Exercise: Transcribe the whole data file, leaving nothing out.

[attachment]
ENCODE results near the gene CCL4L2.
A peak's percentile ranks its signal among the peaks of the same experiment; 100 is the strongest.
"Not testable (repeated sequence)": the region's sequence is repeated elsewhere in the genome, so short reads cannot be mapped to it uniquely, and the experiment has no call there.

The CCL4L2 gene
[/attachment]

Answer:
ENCODE results near the gene CCL4L2.
A peak's percentile ranks its signal among the peaks of the same experiment; 100 is the strongest.
"Not testable (repeated sequence)": the region's sequence is repeated elsewhere in the genome, so short reads cannot be mapped to it uniquely, and the experiment has no call there.

The CCL4L2 gene